Top 10 Facts about Creatinine Clearance … and a New ClinCalc

Evaluating renal function for the purposes of drug dosing is a common task for clinical pharmacists, but a number of misconceptions have developed over the past forty years as the process of evaluating renal function has improved.  The following are the top 10 facts that every clinician should know about creatinine clearance:

  1. Cockcroft-Gault is still the best equation for renally adjusting medications.  Although the Cockcroft-Gault equation is less accurate than newer methods (MDRD and CKD-EPI) for estimating renal function, drug manufacturers typically use the older C-G method to determine renal adjustments of medications.  Currently, the National Kidney Foundation recommends MDRD/CKD-EPI for evaluating the progression of renal function, and C-G for dosing medications.
  2. Don’t use the Salazar-Corcoran equation for obese patients.  This equation was developed in the late 1980’s for the purposes of estimating renal function in obese (BMI ≥ 30 m2) patients.  In the original manuscript, it was shown to be more accurate than the Cockcroft-Gault and Jelliffe equations using actual body weight, which is an unfair comparator.  Later studies have shown that the Cockcroft-Gault equation using LBW2005 (a method of estimating a patient’s lean body weight) is the most accurate method.
  3. Don’t round serum creatinine to 1 mg/dL in elderly patients.  In order to account for reduced muscle mass, it is a common practice for clinicians to round the serum creatinine of elderly patients to a flat 1 mg/dL.  This practice has been studied in a number of papers, and has consistently been shown to be a poor correction.  The practice is problematic because it doesn’t account for elderly patients with a creatinine above 1 mg/dL, and it doesn’t round on a percentage basis.  The best practice is probably to reduce an elderly patient’s clearance by a flat percentage (perhaps 30%), although this method hasn’t been studied.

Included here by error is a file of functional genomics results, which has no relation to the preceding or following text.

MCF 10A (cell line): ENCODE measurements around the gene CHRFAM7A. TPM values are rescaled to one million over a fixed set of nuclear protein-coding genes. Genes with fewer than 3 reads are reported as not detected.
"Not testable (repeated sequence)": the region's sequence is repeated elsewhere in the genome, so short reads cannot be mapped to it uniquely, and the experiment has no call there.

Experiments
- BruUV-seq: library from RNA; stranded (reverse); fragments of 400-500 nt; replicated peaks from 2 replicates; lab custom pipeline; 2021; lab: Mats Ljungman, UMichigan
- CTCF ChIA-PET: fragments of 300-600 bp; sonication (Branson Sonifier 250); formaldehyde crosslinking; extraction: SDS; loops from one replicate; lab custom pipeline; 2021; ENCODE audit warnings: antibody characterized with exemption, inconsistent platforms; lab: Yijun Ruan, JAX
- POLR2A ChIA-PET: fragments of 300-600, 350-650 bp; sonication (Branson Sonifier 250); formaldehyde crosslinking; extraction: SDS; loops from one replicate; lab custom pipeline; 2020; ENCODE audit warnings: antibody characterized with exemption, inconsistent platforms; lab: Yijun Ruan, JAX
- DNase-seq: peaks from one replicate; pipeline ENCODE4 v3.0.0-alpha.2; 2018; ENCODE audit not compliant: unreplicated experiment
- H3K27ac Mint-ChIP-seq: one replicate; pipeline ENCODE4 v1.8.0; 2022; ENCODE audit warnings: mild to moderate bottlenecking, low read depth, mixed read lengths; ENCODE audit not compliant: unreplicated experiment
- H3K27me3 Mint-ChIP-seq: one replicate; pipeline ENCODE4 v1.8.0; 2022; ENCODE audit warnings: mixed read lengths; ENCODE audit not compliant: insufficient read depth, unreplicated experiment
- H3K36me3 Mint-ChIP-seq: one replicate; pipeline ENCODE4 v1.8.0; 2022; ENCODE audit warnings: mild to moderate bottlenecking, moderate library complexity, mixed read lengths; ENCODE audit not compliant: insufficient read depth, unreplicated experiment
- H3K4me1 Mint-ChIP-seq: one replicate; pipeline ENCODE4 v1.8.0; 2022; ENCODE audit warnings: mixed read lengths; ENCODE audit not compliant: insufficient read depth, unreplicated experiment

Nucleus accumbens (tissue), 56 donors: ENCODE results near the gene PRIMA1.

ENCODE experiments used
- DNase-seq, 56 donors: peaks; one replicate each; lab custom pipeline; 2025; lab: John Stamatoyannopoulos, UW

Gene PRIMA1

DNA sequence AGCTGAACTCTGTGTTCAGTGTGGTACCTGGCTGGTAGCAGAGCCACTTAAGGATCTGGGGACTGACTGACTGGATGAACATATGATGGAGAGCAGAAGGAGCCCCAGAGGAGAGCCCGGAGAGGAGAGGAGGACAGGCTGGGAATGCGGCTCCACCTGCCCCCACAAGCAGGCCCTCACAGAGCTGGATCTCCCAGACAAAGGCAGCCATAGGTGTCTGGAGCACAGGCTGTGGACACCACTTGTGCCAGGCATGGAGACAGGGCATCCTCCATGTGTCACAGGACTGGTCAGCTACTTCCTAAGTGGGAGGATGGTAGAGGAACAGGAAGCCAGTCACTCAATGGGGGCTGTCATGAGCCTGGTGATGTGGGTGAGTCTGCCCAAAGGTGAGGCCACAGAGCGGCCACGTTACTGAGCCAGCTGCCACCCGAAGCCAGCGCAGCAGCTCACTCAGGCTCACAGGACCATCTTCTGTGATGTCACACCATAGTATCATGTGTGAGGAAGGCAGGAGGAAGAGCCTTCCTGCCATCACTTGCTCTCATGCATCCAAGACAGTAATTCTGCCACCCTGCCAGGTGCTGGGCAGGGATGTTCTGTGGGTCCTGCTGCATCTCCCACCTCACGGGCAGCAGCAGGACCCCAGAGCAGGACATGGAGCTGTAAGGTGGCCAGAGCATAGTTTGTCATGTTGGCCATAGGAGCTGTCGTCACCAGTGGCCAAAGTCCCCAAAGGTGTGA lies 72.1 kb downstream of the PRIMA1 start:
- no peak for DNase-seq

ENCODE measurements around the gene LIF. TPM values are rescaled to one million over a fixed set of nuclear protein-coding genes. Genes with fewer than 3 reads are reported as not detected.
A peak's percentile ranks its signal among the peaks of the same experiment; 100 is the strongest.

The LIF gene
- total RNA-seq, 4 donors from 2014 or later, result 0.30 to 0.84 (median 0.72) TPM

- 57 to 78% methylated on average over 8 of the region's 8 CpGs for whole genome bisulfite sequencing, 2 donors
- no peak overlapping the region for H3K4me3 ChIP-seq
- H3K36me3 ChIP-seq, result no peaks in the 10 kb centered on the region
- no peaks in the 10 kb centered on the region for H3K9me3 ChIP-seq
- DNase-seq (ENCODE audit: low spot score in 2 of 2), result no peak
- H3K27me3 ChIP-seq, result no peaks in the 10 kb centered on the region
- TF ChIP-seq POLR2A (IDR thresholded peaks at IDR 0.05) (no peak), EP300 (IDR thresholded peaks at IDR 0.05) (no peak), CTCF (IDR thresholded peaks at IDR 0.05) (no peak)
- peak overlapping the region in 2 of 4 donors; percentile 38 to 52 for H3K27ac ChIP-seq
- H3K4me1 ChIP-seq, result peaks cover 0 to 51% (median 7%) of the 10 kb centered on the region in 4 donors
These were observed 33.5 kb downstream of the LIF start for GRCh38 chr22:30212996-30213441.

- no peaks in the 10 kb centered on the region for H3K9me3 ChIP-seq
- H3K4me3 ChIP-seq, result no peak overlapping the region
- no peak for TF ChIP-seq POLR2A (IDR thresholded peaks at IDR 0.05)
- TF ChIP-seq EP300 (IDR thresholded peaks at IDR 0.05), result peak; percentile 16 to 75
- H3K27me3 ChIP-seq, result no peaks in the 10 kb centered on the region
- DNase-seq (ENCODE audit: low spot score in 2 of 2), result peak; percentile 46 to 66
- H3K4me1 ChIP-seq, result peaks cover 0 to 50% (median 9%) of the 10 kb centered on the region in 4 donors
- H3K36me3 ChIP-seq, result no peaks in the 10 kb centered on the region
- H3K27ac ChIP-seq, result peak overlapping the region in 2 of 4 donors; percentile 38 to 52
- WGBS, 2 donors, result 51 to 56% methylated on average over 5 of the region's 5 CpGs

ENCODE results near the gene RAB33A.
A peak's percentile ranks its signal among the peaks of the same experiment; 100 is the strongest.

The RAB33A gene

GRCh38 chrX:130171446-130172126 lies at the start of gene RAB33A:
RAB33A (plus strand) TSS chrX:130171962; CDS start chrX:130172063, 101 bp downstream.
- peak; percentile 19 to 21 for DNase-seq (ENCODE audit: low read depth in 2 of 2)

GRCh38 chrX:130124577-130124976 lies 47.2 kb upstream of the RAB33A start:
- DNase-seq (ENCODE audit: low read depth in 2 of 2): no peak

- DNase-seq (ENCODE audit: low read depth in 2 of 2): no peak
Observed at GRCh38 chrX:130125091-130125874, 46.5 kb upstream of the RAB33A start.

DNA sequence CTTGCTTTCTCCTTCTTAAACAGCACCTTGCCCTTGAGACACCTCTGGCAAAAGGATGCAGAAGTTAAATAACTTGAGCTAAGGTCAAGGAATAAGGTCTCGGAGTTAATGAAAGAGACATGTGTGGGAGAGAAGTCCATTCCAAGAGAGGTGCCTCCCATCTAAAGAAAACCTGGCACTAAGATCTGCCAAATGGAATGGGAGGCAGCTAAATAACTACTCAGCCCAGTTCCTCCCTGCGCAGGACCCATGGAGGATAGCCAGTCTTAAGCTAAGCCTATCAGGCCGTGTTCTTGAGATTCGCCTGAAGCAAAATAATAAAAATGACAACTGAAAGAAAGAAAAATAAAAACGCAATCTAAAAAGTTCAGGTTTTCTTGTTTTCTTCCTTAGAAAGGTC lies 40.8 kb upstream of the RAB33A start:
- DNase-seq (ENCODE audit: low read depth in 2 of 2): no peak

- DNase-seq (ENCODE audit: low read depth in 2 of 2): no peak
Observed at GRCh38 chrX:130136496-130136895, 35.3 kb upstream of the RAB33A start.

4. MDRD is not an appropriate estimation method for patients with a GFR above 60 mL/min/1.73 m2.  Because MDRD was developed in patients with renal dysfunction, it loses precision in patients with normal renal function.  In fact, the newer CKD-EPI equation was specifically developed for this problem.  CKD-EPI was designed to be as accurate as MDRD at lower renal function, but to have better precision in patients with normal renal function.
  5. IDMS has really messed things up.  Isotope Dilution Mass Spectrometry (IDMS) is the newest assay for measuring serum creatinine.  Older methods detected non-creatinine chromagens, which falsely elevated the amount of creatinine detected.  This bias can be as high as 20%, and is especially problematic with a normal creatinine (closer to 1 mg/dL).  While it’s great that the assay is more accurate, older methods of estimating renal function (specifically Cockcroft-Gault) will return a lower value with IDMS than with previous assay methods.  It is possible to “convert” between older methods and the newer IDMS, but this practice increases the complexity and number of corrections required to calculate a creatinine clearance.
  6. You can (roughly) estimate creatinine clearance in patients with unstable renal function.  All traditional equations (C-G, MDRD, CKD-EPI) require that a patient have a “stable” renal function (usually two similar values drawn more than 24 hours apart).  Many hospitalized patients do not have a stable renal function, which means that these traditional equations are not appropriate for these patients.  There are two methods to estimate “unstable” renal function (Jelliffe 1972 and Chiou 1975).  These methods aren’t validated in a large number of patients and aren’t likely to be terribly accurate, but they are the only methods available.
  7. Creatinine clearance and GFR are different, but often (incorrectly) used interchangeably.  Technically, creatinine clearance is a surrogate for GFR (glomerular filtration rate), but creatinine clearance slightly overestimates GFR.  The kidney filters creatinine in the glomerulus (which is what GFR measures), but it also actively secrets creatinine in the proximal tubule (which should not be counted toward GFR).  While the difference isn’t usually clinically relevant, it’s an important distinction.